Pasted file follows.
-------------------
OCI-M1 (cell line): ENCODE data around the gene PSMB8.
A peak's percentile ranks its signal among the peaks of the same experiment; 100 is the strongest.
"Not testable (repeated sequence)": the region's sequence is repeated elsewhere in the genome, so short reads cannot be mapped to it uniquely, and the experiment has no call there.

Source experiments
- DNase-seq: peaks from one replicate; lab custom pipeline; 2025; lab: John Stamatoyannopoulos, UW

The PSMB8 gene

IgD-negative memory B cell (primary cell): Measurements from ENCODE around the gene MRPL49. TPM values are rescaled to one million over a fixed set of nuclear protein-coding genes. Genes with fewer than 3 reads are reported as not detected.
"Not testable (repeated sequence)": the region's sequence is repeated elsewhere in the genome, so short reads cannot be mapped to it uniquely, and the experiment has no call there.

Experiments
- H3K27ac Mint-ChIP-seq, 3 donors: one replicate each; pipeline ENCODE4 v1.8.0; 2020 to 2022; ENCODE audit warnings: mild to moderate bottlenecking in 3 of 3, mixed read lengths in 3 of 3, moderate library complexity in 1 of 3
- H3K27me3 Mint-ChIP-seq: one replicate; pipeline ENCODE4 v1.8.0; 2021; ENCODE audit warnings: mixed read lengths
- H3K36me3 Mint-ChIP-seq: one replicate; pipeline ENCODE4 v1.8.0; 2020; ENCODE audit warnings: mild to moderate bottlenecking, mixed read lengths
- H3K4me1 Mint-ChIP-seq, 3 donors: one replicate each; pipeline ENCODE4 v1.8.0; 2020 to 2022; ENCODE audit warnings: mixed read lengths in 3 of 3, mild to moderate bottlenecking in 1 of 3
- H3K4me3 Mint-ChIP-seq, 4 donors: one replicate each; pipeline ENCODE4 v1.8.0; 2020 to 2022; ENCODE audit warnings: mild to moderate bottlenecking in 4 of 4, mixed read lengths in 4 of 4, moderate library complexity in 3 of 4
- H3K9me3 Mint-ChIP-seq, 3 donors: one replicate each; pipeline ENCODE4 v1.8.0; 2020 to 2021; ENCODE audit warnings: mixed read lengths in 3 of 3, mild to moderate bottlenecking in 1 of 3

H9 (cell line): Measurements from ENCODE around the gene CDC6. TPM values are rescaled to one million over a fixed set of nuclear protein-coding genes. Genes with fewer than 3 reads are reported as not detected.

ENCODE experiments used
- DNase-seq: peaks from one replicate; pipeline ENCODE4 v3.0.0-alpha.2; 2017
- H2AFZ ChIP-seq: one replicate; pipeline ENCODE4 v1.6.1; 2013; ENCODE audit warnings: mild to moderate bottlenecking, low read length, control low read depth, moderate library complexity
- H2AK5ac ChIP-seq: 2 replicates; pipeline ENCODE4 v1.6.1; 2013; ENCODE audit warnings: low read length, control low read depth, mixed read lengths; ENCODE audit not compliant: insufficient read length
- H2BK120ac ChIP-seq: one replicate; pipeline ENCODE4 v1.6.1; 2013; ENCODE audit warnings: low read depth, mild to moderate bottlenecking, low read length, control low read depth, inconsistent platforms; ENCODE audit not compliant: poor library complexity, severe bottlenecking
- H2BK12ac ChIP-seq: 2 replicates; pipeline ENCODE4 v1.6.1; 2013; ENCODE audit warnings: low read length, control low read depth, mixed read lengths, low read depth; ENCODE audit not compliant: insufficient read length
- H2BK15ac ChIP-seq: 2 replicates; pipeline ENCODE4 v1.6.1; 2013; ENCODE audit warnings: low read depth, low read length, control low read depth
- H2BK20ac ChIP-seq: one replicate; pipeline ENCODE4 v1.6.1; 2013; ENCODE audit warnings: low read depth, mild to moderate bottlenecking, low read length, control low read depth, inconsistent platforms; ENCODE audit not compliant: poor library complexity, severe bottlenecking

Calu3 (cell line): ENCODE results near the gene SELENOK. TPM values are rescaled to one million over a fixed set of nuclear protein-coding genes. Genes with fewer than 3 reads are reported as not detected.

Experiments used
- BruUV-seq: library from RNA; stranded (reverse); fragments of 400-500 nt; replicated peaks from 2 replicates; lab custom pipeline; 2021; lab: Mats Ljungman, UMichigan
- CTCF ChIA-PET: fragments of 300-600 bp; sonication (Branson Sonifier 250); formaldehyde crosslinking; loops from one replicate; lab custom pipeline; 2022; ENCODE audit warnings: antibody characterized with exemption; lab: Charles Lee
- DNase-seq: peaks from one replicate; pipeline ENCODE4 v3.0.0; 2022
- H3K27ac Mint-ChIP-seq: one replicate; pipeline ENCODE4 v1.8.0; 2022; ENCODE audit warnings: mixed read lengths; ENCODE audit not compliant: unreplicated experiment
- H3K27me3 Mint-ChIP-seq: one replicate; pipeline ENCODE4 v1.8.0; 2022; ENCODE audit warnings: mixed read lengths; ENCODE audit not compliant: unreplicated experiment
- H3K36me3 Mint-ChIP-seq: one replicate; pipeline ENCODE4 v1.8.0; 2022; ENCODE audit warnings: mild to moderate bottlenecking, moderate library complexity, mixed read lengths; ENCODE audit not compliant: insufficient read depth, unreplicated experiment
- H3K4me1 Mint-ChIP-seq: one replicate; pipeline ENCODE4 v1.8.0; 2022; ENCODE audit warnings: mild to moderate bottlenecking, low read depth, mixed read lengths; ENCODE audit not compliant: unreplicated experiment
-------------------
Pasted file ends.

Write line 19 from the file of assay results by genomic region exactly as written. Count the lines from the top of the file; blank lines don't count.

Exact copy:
- H2AFZ ChIP-seq: one replicate; pipeline ENCODE4 v1.6.1; 2013; ENCODE audit warnings: mild to moderate bottlenecking, low read length, control low read depth, moderate library complexity